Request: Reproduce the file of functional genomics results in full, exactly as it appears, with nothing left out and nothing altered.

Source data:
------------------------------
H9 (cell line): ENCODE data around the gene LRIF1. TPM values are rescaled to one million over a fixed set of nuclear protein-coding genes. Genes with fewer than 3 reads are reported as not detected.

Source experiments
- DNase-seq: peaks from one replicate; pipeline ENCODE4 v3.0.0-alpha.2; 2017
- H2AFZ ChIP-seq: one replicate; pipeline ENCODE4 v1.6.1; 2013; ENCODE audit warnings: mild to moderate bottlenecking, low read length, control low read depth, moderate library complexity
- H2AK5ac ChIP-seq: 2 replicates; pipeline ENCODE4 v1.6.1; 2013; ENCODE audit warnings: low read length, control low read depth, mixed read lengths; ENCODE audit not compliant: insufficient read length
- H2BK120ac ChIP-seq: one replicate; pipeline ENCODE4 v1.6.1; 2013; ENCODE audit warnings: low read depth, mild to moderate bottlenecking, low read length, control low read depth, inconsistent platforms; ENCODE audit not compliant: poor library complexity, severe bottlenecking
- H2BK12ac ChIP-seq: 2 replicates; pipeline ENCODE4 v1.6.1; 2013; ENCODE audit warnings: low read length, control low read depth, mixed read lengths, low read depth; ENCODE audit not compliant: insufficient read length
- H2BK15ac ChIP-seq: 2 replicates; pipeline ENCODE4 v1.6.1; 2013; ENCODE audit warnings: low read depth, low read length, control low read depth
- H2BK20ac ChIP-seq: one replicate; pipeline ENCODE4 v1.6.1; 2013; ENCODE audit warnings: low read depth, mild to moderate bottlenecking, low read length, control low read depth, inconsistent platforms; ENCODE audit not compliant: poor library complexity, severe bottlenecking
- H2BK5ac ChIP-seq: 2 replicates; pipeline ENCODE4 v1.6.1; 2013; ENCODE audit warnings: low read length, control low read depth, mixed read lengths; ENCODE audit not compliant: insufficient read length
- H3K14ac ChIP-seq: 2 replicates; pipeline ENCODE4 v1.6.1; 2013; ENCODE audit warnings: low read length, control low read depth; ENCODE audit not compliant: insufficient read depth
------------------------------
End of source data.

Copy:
H9 (cell line): ENCODE data around the gene LRIF1. TPM values are rescaled to one million over a fixed set of nuclear protein-coding genes. Genes with fewer than 3 reads are reported as not detected.

Source experiments
- DNase-seq: peaks from one replicate; pipeline ENCODE4 v3.0.0-alpha.2; 2017
- H2AFZ ChIP-seq: one replicate; pipeline ENCODE4 v1.6.1; 2013; ENCODE audit warnings: mild to moderate bottlenecking, low read length, control low read depth, moderate library complexity
- H2AK5ac ChIP-seq: 2 replicates; pipeline ENCODE4 v1.6.1; 2013; ENCODE audit warnings: low read length, control low read depth, mixed read lengths; ENCODE audit not compliant: insufficient read length
- H2BK120ac ChIP-seq: one replicate; pipeline ENCODE4 v1.6.1; 2013; ENCODE audit warnings: low read depth, mild to moderate bottlenecking, low read length, control low read depth, inconsistent platforms; ENCODE audit not compliant: poor library complexity, severe bottlenecking
- H2BK12ac ChIP-seq: 2 replicates; pipeline ENCODE4 v1.6.1; 2013; ENCODE audit warnings: low read length, control low read depth, mixed read lengths, low read depth; ENCODE audit not compliant: insufficient read length
- H2BK15ac ChIP-seq: 2 replicates; pipeline ENCODE4 v1.6.1; 2013; ENCODE audit warnings: low read depth, low read length, control low read depth
- H2BK20ac ChIP-seq: one replicate; pipeline ENCODE4 v1.6.1; 2013; ENCODE audit warnings: low read depth, mild to moderate bottlenecking, low read length, control low read depth, inconsistent platforms; ENCODE audit not compliant: poor library complexity, severe bottlenecking
- H2BK5ac ChIP-seq: 2 replicates; pipeline ENCODE4 v1.6.1; 2013; ENCODE audit warnings: low read length, control low read depth, mixed read lengths; ENCODE audit not compliant: insufficient read length
- H3K14ac ChIP-seq: 2 replicates; pipeline ENCODE4 v1.6.1; 2013; ENCODE audit warnings: low read length, control low read depth; ENCODE audit not compliant: insufficient read depth